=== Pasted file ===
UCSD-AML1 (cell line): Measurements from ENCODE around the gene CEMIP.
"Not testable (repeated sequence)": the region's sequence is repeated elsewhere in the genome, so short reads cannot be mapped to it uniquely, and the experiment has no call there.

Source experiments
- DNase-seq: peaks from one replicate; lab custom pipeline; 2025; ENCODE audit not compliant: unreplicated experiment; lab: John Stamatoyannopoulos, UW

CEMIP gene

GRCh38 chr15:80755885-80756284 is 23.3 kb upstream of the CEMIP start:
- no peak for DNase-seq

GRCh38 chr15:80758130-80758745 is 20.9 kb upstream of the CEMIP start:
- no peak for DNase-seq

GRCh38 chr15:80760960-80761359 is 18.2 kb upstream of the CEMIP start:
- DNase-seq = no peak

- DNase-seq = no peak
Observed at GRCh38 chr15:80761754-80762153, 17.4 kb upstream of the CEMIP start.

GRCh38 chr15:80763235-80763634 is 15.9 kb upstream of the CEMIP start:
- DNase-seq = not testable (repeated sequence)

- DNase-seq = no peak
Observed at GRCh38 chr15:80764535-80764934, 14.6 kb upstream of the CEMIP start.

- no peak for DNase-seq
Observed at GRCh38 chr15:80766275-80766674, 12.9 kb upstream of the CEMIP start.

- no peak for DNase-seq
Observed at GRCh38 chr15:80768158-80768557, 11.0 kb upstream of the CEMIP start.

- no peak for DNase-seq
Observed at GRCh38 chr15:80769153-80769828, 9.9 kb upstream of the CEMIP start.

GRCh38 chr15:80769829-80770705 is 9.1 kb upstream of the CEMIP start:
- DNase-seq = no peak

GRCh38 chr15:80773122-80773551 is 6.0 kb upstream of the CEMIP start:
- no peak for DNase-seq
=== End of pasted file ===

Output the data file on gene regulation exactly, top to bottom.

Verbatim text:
UCSD-AML1 (cell line): Measurements from ENCODE around the gene CEMIP.
"Not testable (repeated sequence)": the region's sequence is repeated elsewhere in the genome, so short reads cannot be mapped to it uniquely, and the experiment has no call there.

Source experiments
- DNase-seq: peaks from one replicate; lab custom pipeline; 2025; ENCODE audit not compliant: unreplicated experiment; lab: John Stamatoyannopoulos, UW

CEMIP gene

GRCh38 chr15:80755885-80756284 is 23.3 kb upstream of the CEMIP start:
- no peak for DNase-seq

GRCh38 chr15:80758130-80758745 is 20.9 kb upstream of the CEMIP start:
- no peak for DNase-seq

GRCh38 chr15:80760960-80761359 is 18.2 kb upstream of the CEMIP start:
- DNase-seq = no peak

- DNase-seq = no peak
Observed at GRCh38 chr15:80761754-80762153, 17.4 kb upstream of the CEMIP start.

GRCh38 chr15:80763235-80763634 is 15.9 kb upstream of the CEMIP start:
- DNase-seq = not testable (repeated sequence)

- DNase-seq = no peak
Observed at GRCh38 chr15:80764535-80764934, 14.6 kb upstream of the CEMIP start.

- no peak for DNase-seq
Observed at GRCh38 chr15:80766275-80766674, 12.9 kb upstream of the CEMIP start.

- no peak for DNase-seq
Observed at GRCh38 chr15:80768158-80768557, 11.0 kb upstream of the CEMIP start.

- no peak for DNase-seq
Observed at GRCh38 chr15:80769153-80769828, 9.9 kb upstream of the CEMIP start.

GRCh38 chr15:80769829-80770705 is 9.1 kb upstream of the CEMIP start:
- DNase-seq = no peak

GRCh38 chr15:80773122-80773551 is 6.0 kb upstream of the CEMIP start:
- no peak for DNase-seq